Ecuador will always be special to me because it’s where I started teaching English as a foreign language. My first job was teaching three hyperactive teenagers in a language academy in the centre of Quito. They only paid me $2 an hour, but I wasn’t bothered about the money. I was living abroad and starting a new experience so the financial benefits were meaningless. It was in this job that I realized I made the right move in becoming a TEFL teacher.
The three kids: Pablo, Mila, and Diana, were a handful to start with. At first they didn’t take to me and disliked my posh British accent (as a Londoner no one had ever called me posh before). We battled and argued, I shouted and lost my temper, and they acted like spoilt brats. What had I got myself into?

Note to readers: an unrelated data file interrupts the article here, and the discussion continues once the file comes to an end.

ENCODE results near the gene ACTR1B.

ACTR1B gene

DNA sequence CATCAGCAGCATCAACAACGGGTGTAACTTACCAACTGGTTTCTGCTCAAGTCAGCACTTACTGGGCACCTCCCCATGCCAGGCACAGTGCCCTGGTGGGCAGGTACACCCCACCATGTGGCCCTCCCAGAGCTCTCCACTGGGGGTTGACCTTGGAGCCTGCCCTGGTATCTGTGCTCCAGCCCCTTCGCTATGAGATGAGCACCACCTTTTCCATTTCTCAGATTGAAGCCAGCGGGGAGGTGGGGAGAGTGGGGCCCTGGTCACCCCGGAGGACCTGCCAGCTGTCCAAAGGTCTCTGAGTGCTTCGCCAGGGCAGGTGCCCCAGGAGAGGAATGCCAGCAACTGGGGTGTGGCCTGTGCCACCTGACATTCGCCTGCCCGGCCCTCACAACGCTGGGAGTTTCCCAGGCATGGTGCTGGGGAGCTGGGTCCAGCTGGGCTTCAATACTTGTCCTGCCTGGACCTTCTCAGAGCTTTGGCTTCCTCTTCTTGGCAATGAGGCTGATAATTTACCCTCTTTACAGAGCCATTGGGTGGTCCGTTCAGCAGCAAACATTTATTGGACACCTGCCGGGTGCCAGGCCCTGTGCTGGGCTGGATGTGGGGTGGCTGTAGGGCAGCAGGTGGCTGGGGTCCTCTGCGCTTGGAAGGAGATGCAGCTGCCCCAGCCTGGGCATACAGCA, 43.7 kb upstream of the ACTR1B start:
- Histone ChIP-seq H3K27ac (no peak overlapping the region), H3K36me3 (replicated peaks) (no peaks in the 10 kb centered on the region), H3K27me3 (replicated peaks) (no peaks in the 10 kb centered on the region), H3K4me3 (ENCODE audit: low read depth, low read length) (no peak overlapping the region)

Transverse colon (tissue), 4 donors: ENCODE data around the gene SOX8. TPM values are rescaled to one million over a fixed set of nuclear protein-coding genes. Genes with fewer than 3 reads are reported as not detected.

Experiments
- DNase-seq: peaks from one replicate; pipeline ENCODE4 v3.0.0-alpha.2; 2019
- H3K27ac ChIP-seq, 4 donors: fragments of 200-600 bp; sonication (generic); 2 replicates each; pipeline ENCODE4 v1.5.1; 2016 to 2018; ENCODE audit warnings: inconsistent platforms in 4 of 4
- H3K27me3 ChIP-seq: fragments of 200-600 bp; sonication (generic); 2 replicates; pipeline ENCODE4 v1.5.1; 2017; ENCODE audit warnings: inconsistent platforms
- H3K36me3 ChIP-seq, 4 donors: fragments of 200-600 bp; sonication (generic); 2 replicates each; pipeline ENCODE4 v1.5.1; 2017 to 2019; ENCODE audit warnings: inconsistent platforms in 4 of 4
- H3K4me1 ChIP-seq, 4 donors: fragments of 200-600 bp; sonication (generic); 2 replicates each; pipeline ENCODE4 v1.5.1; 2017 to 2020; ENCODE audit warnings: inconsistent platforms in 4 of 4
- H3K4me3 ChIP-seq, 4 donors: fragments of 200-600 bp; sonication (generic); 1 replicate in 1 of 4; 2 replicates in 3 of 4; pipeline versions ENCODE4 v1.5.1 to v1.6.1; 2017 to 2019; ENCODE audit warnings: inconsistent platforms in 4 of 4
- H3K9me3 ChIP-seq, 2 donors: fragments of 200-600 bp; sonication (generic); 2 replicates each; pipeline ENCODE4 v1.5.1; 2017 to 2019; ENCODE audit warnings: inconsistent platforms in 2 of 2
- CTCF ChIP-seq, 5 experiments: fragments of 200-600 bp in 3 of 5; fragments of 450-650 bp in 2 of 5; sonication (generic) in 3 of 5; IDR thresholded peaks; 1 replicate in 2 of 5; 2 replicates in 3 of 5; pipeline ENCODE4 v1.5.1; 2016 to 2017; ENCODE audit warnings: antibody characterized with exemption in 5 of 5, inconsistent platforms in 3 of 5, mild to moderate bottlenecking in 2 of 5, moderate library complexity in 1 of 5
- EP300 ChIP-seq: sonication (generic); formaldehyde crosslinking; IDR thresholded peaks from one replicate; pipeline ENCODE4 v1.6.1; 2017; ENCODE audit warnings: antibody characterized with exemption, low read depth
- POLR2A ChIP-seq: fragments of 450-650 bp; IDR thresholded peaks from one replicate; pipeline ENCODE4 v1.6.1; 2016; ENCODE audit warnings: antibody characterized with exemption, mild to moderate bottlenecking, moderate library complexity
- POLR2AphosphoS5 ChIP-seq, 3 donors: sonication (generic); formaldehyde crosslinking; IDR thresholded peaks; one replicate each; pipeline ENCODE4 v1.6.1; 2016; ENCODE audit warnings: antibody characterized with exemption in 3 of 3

A senior teacher told me to learn some Spanish swear words. So I did. I asked other teachers, researched on the internet, and boosted my vocabulary. The change in their attitude was amazing. When Mila stormed in the class slagging off the director I told her to wait outside. When they found out that I knew what they were saying the bad language cut down (not completely) and they began to respect me.
After a couple of weeks the director told us that they had to do a written and oral presentation to pass their course. At times it was hard motivating them but we had fun. I enjoyed correcting their mistakes and perfecting their pronunciation. When the big day arrived we were all nervous.
They made special graduation hats and gave me one. Watching them perform in front of the director and other teachers was great and presenting them with their certificates was a proud moment. That was my first buzz as a teacher, and when I knew I’d made the right decision to enter the world of TEFL.